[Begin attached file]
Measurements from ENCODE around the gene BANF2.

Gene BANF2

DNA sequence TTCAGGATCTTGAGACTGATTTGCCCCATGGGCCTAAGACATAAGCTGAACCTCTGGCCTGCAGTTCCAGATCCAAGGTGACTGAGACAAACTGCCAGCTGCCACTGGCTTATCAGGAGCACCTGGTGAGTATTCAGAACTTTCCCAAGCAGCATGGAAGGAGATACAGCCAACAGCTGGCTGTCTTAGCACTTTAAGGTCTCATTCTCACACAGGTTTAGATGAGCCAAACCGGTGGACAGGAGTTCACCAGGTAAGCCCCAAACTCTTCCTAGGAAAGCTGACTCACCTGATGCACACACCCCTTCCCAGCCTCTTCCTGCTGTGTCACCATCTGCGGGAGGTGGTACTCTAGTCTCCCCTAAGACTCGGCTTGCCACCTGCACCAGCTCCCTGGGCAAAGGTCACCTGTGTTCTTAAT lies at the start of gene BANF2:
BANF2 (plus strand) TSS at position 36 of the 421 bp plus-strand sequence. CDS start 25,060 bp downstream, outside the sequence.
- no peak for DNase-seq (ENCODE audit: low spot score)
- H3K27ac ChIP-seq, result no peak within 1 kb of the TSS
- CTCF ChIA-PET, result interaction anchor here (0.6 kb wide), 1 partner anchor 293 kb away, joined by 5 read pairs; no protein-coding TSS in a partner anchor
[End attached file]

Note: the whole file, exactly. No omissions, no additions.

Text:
Measurements from ENCODE around the gene BANF2.

Gene BANF2

DNA sequence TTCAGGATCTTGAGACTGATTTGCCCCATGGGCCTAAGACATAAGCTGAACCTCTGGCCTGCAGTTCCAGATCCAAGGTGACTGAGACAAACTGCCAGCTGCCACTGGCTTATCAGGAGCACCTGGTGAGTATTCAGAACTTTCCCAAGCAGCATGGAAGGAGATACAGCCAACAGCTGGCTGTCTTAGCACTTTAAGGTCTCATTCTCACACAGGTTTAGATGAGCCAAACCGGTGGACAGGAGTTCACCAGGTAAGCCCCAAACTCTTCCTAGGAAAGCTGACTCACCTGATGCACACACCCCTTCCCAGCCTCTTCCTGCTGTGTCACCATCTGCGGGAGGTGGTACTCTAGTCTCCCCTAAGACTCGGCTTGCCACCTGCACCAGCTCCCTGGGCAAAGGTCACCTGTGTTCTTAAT lies at the start of gene BANF2:
BANF2 (plus strand) TSS at position 36 of the 421 bp plus-strand sequence. CDS start 25,060 bp downstream, outside the sequence.
- no peak for DNase-seq (ENCODE audit: low spot score)
- H3K27ac ChIP-seq, result no peak within 1 kb of the TSS
- CTCF ChIA-PET, result interaction anchor here (0.6 kb wide), 1 partner anchor 293 kb away, joined by 5 read pairs; no protein-coding TSS in a partner anchor